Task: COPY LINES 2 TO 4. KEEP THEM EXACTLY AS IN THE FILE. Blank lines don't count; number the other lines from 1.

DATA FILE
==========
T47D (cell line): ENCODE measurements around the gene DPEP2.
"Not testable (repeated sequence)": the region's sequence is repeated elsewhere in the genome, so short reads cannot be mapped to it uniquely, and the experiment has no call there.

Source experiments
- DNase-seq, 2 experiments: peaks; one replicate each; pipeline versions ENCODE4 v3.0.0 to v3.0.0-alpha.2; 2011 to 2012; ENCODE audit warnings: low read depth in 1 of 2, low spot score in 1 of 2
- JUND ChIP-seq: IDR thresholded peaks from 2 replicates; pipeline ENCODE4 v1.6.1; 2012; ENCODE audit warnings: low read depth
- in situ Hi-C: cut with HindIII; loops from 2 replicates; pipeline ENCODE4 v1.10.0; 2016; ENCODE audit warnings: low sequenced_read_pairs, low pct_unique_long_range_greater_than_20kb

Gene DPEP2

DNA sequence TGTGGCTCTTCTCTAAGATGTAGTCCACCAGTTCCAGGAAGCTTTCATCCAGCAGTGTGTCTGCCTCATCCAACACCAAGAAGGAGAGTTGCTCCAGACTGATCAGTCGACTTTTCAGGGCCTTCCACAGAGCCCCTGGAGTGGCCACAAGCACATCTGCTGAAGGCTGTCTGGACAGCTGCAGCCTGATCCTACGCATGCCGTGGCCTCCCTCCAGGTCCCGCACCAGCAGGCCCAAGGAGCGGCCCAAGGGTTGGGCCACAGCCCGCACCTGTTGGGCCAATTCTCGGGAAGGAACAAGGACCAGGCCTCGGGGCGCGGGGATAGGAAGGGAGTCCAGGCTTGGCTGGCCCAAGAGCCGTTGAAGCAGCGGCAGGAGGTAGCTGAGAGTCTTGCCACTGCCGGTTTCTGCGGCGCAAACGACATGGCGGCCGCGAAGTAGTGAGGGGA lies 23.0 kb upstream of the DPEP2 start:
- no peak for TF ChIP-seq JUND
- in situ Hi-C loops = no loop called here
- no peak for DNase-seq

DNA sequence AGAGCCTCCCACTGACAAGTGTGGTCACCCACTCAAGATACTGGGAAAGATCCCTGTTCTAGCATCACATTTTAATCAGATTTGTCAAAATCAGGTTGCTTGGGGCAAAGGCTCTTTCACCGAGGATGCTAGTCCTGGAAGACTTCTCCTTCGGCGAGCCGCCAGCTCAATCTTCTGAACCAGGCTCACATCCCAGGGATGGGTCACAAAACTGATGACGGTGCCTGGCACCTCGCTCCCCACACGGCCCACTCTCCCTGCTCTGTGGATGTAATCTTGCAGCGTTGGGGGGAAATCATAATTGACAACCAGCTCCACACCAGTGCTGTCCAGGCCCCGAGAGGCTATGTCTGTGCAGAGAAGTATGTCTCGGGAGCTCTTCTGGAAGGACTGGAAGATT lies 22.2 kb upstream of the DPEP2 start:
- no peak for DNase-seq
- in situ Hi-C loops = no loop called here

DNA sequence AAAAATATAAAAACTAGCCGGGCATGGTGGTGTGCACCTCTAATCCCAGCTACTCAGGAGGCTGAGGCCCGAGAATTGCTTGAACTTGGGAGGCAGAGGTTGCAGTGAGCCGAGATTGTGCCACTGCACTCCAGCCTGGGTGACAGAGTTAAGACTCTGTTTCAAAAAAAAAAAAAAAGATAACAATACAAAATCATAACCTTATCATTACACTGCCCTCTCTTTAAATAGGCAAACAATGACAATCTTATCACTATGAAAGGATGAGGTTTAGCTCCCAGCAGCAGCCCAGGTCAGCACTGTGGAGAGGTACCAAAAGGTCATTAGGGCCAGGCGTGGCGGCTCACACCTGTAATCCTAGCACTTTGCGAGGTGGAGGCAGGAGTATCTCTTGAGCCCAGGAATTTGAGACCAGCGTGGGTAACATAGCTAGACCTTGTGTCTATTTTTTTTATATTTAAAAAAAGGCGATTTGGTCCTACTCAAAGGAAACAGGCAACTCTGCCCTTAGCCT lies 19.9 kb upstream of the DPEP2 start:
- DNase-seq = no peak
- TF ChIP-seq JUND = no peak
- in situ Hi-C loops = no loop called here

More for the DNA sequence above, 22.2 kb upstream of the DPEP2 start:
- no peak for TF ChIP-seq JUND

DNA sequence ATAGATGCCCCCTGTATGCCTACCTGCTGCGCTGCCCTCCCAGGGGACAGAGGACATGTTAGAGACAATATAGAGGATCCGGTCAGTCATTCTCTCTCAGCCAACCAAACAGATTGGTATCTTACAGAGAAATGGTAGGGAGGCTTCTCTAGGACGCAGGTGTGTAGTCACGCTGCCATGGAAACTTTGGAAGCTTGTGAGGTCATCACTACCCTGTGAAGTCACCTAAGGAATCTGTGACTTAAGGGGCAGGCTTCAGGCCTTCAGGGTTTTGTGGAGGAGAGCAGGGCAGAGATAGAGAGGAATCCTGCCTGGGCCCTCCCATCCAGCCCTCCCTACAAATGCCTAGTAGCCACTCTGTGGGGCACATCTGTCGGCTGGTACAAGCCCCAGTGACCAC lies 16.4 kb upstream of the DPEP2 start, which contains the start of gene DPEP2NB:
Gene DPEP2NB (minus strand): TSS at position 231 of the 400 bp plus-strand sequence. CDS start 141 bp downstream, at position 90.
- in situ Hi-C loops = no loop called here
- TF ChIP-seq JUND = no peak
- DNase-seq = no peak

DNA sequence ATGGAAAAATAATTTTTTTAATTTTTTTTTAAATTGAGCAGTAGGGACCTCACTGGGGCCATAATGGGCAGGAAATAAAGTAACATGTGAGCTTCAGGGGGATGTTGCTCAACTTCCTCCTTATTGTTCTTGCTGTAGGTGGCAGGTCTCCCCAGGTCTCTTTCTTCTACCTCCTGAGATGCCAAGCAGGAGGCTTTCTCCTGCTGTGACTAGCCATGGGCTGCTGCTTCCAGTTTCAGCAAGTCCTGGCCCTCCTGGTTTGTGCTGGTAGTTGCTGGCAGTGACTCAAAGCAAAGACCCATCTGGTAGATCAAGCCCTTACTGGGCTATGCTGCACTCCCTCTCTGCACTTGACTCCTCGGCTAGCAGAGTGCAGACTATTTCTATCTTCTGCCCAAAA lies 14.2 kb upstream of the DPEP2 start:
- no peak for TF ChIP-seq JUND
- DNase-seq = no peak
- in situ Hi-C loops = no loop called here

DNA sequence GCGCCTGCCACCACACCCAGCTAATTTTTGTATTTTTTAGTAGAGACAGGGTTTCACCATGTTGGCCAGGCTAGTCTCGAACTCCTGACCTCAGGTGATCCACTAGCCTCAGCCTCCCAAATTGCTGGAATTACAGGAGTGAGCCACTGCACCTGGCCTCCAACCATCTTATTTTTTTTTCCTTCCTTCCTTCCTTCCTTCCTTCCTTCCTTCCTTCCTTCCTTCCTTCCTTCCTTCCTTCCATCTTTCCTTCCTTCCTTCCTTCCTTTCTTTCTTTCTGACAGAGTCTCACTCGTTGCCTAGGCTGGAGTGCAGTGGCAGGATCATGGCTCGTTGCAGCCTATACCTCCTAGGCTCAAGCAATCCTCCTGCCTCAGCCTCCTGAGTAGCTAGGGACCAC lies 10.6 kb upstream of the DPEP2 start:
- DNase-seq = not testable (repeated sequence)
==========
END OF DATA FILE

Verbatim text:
"Not testable (repeated sequence)": the region's sequence is repeated elsewhere in the genome, so short reads cannot be mapped to it uniquely, and the experiment has no call there.

Source experiments
- DNase-seq, 2 experiments: peaks; one replicate each; pipeline versions ENCODE4 v3.0.0 to v3.0.0-alpha.2; 2011 to 2012; ENCODE audit warnings: low read depth in 1 of 2, low spot score in 1 of 2